And so we moved in. All that afternoon, we began to explore this new place high above everything. The kitchen was to become the center of almost everything we did; we ate there, talked there, listened to the radio there, did homework there. I can remember every inch of it, with the table of much-painted pine in the center under a ceiling light whose cord bobbed in the air. There were four chairs around the table, with a sugar bowl in the middle beside my father’s ashtray (my mother didn’t smoke or drink). Just inside the door was a shallow corner closet shaped like a triangle. It had no door, only a drape hanging from a rod. Sometimes on rainy days, when we kids played hide and seek, I would huddle in there under piles of clothes and sheets, burrowed into a cave, wishing that I’d never be discovered.

On that first day at 378, my father came home hours later, bleary with drink. My mother tried to get him to eat some sandwiches and soup. He couldn’t do it. He tried to sing but the words stopped coming, choked in a phlegmy cough. Finally, he rose from the kitchen table. I was in the first room in a narrow bed that fit tightly against the wall. As he went by I said, Hello, Daddy. He didn’t hear me. From the next room, I heard him removing his trousers, change jingling in the pockets, then the straps and the leg being slammed against the wall before he fell heavily into bed. Then there was silence from my mother in our brand-new kitchen. Except for her sad breathing.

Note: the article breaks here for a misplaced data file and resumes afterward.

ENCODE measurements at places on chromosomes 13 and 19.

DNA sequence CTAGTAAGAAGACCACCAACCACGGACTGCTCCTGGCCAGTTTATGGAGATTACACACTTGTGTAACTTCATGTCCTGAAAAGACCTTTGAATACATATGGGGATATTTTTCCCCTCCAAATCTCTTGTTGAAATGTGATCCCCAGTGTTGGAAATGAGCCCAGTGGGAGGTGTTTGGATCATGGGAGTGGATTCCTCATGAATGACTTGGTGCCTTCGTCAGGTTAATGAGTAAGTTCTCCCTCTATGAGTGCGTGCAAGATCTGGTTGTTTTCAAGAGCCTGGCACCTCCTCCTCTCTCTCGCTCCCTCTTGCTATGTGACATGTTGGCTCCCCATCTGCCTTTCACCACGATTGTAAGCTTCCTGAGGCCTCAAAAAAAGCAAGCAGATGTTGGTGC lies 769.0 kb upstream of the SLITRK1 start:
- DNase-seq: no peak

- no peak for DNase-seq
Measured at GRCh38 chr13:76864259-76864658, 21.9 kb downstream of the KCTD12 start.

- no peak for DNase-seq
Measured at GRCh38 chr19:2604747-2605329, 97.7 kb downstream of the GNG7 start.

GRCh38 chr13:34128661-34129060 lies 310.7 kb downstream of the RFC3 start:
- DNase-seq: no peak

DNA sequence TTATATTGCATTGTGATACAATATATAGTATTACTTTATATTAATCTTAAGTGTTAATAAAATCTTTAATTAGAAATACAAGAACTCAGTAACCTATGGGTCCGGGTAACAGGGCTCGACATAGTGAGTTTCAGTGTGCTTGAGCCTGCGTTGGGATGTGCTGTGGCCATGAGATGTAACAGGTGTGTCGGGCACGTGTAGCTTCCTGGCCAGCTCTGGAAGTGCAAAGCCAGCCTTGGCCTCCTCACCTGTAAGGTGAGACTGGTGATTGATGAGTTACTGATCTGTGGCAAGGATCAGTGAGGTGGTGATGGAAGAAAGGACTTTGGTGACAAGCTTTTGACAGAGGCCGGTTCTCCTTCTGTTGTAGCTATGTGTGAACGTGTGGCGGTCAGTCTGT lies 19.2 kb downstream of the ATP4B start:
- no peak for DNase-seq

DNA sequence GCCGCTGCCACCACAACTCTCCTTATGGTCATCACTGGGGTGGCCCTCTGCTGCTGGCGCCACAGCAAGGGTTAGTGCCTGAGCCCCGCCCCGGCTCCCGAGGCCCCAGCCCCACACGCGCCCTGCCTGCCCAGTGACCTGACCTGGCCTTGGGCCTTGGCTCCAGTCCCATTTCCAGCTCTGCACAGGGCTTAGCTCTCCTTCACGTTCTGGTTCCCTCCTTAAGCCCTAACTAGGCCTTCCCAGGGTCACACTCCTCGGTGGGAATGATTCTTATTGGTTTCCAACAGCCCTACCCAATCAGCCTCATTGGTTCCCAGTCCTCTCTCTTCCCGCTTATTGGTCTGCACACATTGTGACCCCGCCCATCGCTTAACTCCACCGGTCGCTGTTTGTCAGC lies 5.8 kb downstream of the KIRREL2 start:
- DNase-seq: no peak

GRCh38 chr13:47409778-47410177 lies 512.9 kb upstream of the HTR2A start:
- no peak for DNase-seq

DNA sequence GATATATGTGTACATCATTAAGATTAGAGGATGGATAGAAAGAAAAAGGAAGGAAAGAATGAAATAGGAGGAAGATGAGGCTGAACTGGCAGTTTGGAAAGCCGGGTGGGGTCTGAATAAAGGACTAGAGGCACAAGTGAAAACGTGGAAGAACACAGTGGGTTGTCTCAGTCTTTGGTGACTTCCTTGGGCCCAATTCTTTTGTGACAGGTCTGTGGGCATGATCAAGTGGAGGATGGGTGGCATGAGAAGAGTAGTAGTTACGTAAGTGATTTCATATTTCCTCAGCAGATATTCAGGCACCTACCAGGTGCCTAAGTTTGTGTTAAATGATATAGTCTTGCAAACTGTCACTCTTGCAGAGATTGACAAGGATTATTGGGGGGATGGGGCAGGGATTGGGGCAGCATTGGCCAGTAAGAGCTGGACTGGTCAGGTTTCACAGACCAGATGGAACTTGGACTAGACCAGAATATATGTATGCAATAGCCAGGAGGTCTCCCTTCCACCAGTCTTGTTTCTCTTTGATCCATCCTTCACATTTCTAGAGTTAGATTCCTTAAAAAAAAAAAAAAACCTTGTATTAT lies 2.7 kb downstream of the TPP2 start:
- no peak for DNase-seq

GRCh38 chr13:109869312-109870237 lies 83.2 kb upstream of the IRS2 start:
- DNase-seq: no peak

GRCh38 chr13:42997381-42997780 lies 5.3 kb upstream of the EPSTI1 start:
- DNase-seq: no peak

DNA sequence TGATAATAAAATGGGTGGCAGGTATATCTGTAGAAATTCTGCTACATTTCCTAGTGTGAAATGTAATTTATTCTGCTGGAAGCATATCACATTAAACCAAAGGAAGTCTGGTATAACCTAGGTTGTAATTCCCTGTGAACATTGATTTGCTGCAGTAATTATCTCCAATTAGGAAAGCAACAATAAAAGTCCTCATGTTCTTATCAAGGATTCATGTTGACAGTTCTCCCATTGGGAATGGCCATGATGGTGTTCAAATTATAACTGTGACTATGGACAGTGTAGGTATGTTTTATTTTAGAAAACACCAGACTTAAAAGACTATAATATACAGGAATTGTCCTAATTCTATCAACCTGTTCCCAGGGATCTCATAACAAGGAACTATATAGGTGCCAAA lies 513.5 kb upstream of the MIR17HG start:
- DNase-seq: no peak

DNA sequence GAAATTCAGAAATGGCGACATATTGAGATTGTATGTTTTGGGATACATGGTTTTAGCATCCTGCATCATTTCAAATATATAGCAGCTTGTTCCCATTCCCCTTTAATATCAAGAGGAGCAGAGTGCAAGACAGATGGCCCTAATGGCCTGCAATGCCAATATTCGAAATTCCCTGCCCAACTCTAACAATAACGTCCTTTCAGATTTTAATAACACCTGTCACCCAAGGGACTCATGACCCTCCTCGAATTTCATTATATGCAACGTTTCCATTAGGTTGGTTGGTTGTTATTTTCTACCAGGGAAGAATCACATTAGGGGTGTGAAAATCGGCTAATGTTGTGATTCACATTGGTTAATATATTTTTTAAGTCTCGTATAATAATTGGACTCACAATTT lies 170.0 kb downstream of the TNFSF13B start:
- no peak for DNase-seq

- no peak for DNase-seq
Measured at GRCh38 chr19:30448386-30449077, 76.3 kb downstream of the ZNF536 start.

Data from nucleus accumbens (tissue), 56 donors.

9

W
E LIVED
to the rhythms of the war. Years later, we even marked time in a special way: Before the War, During the War, After the War. There were other wars, Korea and Vietnam, and American invasions of too many other places, but for people my age there was only one War. That war was in our comics, our movies, our dreams. The radio was filled with it. Every evening, my mother listened to Edward R. Murrow and Gabriel Heatter, and in school we followed the war on maps. There was North Africa. And Tobruk. And somewhere in all that yellow emptiness, El Alamein.

At Holy Name, I heard about the war from new teachers every year, each of them rolling down the maps and showing us the places that were in the newspapers and on the radio. There was much excitement when the Allies landed in Sicily because the parents of most of the Italian kids were from that island. They wanted the Americans to win. They had brothers in our army and some of the brothers died in those first battles. All of them said their parents were worried. I got an aunt there, said Vito Pinto. My grandmother is there, said Michael Tempesta. I got an uncle over there, said George Poli. The war went on and on.

I’d like to give that Hitler a boot in the ass, my father said one night.

Billy, my mother said. The children …

I would, he said. I mean it. Let him walk into Rattigan’s and drop one on his chin.